Abstract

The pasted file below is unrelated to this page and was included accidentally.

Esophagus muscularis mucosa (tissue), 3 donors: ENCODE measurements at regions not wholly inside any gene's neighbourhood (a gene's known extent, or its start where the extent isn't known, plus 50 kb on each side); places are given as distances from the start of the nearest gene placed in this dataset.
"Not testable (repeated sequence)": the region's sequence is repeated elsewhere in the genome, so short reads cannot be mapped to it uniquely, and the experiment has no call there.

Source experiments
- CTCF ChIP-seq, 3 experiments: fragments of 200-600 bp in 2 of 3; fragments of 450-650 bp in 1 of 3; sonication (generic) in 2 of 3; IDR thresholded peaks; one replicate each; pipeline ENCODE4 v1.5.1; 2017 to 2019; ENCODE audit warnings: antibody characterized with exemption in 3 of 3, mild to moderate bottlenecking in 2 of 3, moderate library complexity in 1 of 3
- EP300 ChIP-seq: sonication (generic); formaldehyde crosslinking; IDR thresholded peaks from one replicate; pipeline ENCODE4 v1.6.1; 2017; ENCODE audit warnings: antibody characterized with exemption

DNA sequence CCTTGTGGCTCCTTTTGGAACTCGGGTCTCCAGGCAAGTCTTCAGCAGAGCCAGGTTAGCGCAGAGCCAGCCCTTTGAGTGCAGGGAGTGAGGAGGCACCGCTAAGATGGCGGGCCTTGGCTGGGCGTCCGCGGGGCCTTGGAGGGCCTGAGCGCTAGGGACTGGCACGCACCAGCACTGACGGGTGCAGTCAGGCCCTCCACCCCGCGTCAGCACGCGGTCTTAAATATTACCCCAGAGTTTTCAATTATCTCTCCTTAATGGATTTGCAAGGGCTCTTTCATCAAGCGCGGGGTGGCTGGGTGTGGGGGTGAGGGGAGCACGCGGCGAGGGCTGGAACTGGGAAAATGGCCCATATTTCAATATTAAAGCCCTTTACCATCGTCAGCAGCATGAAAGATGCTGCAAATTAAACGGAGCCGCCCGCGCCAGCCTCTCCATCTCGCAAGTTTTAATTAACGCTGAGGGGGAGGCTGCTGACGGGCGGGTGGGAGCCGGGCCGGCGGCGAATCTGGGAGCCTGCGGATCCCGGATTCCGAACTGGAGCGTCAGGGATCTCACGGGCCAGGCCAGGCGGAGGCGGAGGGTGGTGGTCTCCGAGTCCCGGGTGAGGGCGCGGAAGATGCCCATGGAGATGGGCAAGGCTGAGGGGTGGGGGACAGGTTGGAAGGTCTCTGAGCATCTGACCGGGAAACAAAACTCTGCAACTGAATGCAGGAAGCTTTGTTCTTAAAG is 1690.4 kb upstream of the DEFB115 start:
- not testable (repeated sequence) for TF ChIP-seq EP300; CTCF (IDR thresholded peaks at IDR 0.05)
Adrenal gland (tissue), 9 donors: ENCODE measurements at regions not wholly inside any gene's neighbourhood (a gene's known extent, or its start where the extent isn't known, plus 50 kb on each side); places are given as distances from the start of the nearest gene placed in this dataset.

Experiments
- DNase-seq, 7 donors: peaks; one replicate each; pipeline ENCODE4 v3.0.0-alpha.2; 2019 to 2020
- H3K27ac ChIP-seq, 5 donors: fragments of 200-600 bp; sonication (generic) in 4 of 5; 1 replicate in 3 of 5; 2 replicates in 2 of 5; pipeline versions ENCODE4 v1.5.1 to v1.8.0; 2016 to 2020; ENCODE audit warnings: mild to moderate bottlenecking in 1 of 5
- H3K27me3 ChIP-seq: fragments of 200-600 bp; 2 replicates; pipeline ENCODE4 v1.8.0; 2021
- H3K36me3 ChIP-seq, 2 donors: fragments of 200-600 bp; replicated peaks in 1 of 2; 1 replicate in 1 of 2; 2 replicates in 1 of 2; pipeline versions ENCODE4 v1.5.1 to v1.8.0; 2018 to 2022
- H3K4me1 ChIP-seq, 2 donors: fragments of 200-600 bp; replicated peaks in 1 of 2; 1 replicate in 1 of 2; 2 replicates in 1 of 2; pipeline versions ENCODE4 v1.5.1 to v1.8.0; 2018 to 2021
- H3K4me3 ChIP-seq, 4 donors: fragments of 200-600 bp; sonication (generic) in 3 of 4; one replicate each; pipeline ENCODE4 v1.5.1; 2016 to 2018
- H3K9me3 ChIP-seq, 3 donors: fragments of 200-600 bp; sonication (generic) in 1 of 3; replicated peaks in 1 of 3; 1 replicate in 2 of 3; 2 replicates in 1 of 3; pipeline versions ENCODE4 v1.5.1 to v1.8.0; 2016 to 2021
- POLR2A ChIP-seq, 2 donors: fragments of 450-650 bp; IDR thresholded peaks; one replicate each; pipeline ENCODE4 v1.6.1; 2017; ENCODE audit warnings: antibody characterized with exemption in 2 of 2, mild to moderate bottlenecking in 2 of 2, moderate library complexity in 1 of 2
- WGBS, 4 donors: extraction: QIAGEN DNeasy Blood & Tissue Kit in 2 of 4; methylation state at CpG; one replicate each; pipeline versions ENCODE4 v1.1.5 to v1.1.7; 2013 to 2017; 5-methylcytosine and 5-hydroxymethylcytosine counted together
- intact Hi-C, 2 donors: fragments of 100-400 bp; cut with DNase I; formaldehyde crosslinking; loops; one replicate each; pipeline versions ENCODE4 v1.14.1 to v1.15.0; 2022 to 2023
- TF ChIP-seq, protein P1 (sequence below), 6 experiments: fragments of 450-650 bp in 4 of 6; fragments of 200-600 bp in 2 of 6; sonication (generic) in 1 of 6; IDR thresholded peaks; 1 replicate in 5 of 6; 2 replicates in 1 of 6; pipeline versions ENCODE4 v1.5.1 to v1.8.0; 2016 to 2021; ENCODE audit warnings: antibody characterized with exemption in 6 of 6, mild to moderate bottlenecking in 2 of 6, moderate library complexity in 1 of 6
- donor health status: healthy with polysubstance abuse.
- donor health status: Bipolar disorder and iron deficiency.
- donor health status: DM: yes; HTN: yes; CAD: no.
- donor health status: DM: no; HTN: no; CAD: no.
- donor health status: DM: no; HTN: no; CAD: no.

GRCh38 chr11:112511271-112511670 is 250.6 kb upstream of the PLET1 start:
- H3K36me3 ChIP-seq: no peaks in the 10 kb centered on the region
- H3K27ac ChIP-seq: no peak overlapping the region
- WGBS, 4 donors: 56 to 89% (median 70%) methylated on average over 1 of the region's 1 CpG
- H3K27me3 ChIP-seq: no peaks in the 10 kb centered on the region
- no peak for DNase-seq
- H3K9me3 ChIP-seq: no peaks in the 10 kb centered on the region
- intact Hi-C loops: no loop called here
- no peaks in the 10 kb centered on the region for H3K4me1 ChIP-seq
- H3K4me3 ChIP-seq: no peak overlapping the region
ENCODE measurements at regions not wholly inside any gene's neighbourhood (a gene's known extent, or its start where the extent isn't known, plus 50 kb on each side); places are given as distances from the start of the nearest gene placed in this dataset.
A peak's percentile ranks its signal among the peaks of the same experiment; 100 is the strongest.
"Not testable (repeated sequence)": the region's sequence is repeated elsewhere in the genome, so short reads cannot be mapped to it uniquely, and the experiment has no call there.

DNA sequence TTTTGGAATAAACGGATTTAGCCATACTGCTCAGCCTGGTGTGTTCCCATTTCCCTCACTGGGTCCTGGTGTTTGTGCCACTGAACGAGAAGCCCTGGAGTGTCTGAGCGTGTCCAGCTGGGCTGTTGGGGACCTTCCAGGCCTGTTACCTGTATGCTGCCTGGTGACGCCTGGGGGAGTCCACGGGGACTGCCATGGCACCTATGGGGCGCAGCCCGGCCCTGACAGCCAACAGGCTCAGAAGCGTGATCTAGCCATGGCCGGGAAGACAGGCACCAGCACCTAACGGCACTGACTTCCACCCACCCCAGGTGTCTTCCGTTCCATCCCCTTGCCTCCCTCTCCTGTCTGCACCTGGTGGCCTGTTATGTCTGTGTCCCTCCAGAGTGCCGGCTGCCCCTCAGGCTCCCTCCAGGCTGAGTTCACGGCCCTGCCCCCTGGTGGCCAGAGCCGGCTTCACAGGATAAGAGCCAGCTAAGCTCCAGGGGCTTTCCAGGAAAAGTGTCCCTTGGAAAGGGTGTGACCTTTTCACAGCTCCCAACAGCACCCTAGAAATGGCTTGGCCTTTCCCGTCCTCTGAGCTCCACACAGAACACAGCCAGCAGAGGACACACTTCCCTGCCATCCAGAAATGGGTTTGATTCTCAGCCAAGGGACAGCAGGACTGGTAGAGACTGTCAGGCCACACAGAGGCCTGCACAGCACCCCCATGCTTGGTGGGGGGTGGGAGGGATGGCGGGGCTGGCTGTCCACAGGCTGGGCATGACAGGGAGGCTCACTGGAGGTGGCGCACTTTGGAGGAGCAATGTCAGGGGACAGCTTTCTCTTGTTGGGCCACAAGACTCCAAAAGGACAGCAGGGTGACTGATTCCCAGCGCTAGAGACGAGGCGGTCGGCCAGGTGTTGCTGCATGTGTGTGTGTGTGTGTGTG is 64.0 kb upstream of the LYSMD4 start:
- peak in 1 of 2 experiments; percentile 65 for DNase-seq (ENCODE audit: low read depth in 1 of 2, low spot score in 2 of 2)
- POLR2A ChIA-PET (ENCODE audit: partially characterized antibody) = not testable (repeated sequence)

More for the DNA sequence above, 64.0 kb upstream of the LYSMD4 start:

We apply the recently developed «tsunami ball» method to construct a physics-based simulation of the 1963 Vaiont Reservoir landslide and flood disaster. Previous tsunami ball applications restricted attention to landslide-generated sea waves and local runup. For the first time, we expand the approach to include overland flows and floods in a dam-break like situation. The Vaiont landslide was not a debris avalanche, but rather a semi-coherent slump. The slump versus avalanche distinction is embodied with a 2-D variation of a particulate landslide model. With proper adjustment of landslide parameters, we find that a slump of dimension and volume consistent with observations can indeed slip from the south slope of the reservoir, splash water ∼200 m up on the north slope, spill 30 million m3 of water over the dam and flood the valley below – all as were recorded in that day’s events. Incorporating runup and flood information with geological data provides additional insight into the kinematics of the landslide. The observed distribution of inundation requires that the eastern part of the landslide begin to move before the western part, so trapping and pushing more water over the dam than would otherwise have been the case. As aids for visualization, this paper includes links to Quicktime movies of the simulations, including a three dimensional «fly by».

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